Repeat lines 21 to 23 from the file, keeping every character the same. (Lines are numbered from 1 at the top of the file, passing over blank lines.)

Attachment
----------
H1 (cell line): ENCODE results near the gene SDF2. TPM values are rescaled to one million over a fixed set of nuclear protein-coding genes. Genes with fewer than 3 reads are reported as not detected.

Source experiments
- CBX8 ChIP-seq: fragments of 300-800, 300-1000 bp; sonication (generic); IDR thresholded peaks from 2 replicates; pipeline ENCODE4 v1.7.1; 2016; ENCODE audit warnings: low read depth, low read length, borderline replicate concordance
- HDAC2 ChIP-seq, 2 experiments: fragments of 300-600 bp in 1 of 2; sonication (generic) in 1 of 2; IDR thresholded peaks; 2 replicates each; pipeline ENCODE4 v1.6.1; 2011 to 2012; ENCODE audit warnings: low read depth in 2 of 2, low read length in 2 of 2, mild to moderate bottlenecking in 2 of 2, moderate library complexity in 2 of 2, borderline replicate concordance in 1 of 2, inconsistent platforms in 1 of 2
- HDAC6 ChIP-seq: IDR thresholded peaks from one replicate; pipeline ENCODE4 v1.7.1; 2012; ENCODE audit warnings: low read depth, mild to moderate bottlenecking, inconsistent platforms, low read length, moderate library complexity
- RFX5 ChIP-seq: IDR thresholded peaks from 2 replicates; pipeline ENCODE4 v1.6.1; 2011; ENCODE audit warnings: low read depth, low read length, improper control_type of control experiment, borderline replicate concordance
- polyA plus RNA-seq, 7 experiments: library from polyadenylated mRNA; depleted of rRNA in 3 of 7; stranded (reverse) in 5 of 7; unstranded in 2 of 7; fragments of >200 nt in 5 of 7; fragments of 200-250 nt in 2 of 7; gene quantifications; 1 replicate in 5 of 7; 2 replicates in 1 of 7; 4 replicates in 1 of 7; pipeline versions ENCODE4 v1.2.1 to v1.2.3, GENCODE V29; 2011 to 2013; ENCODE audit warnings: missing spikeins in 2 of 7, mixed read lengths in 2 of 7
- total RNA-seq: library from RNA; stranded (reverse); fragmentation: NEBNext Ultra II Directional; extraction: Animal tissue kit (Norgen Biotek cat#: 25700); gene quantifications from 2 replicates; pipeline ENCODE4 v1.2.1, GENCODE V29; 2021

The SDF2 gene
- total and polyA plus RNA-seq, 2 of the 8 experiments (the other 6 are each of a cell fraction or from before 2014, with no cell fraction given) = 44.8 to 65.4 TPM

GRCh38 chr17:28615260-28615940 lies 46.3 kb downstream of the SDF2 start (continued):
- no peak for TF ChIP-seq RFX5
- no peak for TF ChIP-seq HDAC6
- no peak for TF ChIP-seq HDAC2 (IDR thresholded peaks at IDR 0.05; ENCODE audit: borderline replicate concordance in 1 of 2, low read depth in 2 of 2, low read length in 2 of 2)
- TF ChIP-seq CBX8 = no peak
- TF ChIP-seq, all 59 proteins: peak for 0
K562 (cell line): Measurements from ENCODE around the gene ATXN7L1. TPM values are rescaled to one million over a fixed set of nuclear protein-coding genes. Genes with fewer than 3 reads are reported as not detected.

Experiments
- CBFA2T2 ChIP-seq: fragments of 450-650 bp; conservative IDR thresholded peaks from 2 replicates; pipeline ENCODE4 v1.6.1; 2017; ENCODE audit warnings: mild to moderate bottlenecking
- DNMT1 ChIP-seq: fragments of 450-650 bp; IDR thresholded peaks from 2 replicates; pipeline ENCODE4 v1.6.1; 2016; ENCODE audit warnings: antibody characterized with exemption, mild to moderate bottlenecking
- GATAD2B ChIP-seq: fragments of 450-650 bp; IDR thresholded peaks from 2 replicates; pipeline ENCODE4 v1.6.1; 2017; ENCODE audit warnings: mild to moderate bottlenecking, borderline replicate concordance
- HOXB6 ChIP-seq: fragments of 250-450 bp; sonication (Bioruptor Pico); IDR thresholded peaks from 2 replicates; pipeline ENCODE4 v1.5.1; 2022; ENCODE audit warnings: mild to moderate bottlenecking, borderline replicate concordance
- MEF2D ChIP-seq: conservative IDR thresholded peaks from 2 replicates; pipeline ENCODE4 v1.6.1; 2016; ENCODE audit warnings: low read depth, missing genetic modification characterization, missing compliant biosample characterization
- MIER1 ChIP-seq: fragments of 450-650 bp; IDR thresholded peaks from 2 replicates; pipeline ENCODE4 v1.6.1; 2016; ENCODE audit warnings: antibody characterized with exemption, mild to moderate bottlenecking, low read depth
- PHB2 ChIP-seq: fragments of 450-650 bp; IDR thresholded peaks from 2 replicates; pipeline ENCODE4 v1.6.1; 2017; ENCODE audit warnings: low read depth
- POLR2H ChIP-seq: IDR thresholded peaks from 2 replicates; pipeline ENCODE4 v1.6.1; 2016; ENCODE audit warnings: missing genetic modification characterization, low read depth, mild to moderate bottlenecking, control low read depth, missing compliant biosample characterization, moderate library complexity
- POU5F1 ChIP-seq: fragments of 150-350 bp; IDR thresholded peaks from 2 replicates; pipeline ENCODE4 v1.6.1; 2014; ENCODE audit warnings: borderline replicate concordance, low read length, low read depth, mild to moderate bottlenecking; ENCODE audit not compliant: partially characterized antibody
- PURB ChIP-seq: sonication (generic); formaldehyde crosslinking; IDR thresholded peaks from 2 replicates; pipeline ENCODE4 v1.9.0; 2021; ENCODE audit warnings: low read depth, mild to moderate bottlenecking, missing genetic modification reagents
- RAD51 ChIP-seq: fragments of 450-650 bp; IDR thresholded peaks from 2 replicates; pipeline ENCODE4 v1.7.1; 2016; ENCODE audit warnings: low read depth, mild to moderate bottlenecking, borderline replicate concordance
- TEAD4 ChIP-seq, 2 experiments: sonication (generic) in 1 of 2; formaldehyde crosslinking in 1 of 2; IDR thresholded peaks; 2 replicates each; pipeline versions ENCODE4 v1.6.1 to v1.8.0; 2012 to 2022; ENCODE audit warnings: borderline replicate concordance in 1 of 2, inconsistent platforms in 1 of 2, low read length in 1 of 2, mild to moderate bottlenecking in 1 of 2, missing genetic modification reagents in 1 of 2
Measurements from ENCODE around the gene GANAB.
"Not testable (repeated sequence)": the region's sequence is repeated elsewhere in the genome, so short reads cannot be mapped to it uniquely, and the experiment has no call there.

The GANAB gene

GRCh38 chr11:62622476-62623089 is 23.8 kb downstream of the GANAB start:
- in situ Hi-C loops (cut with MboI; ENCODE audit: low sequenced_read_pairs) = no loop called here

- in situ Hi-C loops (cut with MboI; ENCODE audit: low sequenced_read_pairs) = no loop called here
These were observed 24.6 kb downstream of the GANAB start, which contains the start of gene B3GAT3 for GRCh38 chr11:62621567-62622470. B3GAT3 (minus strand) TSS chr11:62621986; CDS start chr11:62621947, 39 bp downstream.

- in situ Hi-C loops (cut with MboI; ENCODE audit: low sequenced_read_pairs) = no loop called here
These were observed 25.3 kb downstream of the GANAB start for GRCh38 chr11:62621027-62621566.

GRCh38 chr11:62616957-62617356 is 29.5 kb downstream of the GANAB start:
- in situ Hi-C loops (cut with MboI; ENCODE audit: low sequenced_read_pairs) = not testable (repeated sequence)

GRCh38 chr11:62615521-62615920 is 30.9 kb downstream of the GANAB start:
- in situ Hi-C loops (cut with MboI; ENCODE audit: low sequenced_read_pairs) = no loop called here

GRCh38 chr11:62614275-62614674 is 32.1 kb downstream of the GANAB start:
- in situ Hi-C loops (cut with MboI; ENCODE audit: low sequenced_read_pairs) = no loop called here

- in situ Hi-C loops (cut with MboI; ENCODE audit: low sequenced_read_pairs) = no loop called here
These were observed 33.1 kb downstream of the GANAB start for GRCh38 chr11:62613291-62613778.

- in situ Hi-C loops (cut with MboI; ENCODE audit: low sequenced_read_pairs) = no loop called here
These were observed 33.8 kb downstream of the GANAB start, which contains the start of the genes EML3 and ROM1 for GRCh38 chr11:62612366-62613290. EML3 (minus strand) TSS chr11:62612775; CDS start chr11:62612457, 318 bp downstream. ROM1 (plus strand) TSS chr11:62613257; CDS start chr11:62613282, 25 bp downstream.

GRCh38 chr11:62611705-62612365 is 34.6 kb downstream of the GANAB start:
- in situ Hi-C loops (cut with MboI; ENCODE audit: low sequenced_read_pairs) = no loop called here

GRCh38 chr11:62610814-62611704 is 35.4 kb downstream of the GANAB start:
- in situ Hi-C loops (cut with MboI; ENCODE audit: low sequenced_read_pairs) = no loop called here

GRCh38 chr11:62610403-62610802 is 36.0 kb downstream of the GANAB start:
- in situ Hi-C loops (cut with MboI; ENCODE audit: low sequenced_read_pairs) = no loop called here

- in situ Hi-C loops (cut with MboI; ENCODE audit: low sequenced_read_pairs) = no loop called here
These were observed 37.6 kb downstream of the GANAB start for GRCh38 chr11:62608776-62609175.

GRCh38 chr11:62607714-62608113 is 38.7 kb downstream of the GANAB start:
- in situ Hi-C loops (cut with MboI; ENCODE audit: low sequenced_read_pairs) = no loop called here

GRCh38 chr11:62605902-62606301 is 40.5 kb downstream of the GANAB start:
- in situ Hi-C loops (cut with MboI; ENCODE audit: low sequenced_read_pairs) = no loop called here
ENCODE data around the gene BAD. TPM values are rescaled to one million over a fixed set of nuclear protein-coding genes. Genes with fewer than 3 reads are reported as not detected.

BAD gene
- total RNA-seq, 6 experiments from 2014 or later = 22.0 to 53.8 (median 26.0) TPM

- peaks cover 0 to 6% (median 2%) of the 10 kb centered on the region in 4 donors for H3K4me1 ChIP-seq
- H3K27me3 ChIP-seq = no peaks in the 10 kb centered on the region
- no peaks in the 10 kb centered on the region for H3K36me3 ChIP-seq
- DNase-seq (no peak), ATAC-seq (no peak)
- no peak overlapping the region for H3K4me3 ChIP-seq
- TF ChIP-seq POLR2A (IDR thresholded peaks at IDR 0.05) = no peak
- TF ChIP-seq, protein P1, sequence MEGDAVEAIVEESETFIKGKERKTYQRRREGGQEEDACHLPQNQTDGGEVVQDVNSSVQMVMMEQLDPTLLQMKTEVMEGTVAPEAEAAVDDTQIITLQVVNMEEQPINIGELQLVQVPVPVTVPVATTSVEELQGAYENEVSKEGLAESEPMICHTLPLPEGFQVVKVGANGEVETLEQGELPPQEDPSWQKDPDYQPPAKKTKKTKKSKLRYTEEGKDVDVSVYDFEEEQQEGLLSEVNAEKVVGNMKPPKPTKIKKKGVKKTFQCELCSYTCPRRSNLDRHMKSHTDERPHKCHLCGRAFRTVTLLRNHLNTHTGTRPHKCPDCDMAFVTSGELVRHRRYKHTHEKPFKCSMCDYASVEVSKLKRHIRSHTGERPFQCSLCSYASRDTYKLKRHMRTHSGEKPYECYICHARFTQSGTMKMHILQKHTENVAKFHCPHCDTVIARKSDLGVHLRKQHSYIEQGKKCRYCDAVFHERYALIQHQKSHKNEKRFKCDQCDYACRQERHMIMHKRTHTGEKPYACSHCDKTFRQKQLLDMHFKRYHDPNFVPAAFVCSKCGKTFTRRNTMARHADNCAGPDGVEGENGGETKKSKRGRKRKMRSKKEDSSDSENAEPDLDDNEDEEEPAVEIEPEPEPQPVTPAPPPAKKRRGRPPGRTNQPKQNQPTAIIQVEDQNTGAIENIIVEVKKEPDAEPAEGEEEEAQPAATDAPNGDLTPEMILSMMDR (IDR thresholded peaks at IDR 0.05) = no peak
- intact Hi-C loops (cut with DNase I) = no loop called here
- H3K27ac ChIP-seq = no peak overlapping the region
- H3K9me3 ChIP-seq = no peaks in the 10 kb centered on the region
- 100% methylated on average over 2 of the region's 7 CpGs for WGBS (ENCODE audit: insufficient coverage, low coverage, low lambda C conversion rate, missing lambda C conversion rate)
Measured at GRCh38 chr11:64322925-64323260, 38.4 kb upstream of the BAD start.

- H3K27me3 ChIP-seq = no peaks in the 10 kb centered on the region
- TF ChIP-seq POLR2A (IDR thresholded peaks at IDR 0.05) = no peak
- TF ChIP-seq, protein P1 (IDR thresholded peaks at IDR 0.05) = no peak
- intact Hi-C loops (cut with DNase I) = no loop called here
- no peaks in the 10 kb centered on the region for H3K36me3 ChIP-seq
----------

- GATAD2B ChIP-seq: fragments of 450-650 bp; IDR thresholded peaks from 2 replicates; pipeline ENCODE4 v1.6.1; 2017; ENCODE audit warnings: mild to moderate bottlenecking, borderline replicate concordance
- HOXB6 ChIP-seq: fragments of 250-450 bp; sonication (Bioruptor Pico); IDR thresholded peaks from 2 replicates; pipeline ENCODE4 v1.5.1; 2022; ENCODE audit warnings: mild to moderate bottlenecking, borderline replicate concordance
- MEF2D ChIP-seq: conservative IDR thresholded peaks from 2 replicates; pipeline ENCODE4 v1.6.1; 2016; ENCODE audit warnings: low read depth, missing genetic modification characterization, missing compliant biosample characterization